Lots of superhero news today, but not all of it is good (depending on your perspective): Channing Tatum has reportedly exited the Gambit solo movie, even though the actor recently appeared with the X-Men and Deadpool casts at Comic-Con, where he participated in a very memorable group selfie.
A while back we heard talk of Chris Pine potentially starring in Wonder Woman opposite Gal Gadot, but then we also heard some rumors about Pine potentially playing one of the leading superhero roles in Green Lantern Corps — that seemed to confirm that Pine was in talks to star in something for Warner Bros. and DC, and now it’s been made official. Pine will play Diana Prince’s love interest in Wonder Woman.
Typically when an actor signs on to star in a Marvel film, they’re also signing on to appear in several more films — these can be sequels, or cameos and supporting roles in other MCU films. Somehow Michael Douglas didn’t have to make that deal, as the actor reveals that he hasn’t signed on for any Ant-Man sequels, though he would very much like to return to the MCU if and when possible.
Daredevil Season 2 production in NYC naturally has fans in a tizzy, while recent and upcoming announcements eagerly tease the 2016 future of Marvel’s first Defender. One recent suggestion making the rounds however, must be stopped. No, Daredevil is not teasing that Melvin Potter will go full “Gladiator” in Season 2, even though he certainly still could. Confused? Let us explain.
For a comic fan growing up in the '40s and '50s, one of the greatest conundrums was that of who wrote and drew the comics they loved – very few artists signed their work, even fewer writers were properly credited, and of those features that actually bore names, the credit often went to the feature's originator or the head of the studio, as opposed to the actual production team.
So, though he was the artist of that era who best captured the look and feel of the Dynamic Duo, Richard W. "Dick" Sprang spent his most productive years in relative anonymity. DC's arrangement with Bob Kane specified that Kane be the only name credited for Batman stories.
Jim Zub and Steve Cummings' Image series Wayward offers readers a fantastical tour of the imagined supernatural underworld of Tokyo, with a cast of young heroes all touched in different ways by mystical forces. It's a fantastically entertaining series that's rooted in the real mythology of Japan, thanks in part to the research of expert monster scholar Zack Davisson, who also provides back-up essays in every issue of Wayward that shed light on Japanese culture and superstitions.
Davisson has been kind enough to share with ComicsAlliance a series of slides detailing the mythological roots of Wayward's many monsters, describing where the monsters come from and showing how they've appeared in both traditional art and in the pages of Wayward. We'll let Davisson explain further, in his own words:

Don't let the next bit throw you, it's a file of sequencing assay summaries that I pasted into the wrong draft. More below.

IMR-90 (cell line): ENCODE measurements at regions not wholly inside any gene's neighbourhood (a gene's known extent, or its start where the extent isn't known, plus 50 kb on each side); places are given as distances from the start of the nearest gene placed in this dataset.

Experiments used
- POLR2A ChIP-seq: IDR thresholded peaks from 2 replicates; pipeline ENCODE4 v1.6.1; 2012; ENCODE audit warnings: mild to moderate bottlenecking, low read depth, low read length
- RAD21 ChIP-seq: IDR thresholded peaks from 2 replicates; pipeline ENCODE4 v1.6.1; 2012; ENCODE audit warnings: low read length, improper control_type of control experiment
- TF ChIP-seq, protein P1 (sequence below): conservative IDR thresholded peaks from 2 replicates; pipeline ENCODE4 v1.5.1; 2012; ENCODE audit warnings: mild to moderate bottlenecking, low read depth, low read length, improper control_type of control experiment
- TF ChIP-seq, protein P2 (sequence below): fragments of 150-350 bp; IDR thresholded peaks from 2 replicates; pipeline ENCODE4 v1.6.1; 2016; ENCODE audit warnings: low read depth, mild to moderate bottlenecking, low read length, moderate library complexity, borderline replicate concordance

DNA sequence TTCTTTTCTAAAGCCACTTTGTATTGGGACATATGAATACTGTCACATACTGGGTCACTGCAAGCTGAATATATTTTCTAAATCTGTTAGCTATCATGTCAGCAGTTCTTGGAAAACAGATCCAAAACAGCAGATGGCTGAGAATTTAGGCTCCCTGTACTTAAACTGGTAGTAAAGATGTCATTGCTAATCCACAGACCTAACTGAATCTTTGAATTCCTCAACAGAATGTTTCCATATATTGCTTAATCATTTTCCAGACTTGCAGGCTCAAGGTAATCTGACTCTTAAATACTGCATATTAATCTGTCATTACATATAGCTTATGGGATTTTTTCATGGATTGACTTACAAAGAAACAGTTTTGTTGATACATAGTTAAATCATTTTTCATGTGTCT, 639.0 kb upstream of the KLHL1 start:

Greg Pak and Takeshi Miyazawa's Kickstarter campaign for ABC Disgusting has been pretty steady with providing stretch goals ever since they made their initial funding a while back, including the very tempting offer to get Pak himself to eat and drink super-gross stuff inspired by the book. Very, very tempting. Look into it.
If, however, you're not into seeing the writer of Action Comics make himself sick with a mayonnaise milkshake, there's another goal they announced today that might be a little more palatable: An illustrated chapter book about the stars of ABC Disgusting going on a hunt for giant monsters called Kaiju Clubhouse.
There has been a lot of talk about the two Ant-Man post-credits scenes, specifically the one that sets up Captain America: Civil War. We talked about that one yesterday, as Sebastian Stan sought to explain a little bit about what was going on. Today, we’re going to talk about that other post-credits scene as Marvel has officially released a photo teasing a major new superhero in the Marvel Cinematic Universe. Ant-Man spoilers ahead!
Brian K. Vaughan’s newest series, We Stand On Guard with artist Steve Skroce, returns the writer to the realm of political allegory in the blunt tradition of George Orwell’s greatest novels. Here Vaughan and Skroce are addressing the 2003 Invasion of Iraq through a science fiction narrative. We Stand On Guard takes place about 100 years in the future when the United States invades Canada after the White House is bombed in a drone strike from an unknown source. The story jumps from the initial invasion to 12 years in the future when the United States occupies Canada and only small bands of freedom fighters struggle against the American troops.
Development on the second season of Marvel’s Netflix Daredevil has somewhat overshadowed Jessica Jones in recent months, but with the latter still angling for a 2015 release, Netflix has finally stepped up to confirm our second Defender. In lieu of an official date, Jessica Jones has been confirmed for a fourth-quarter 2015 premiere .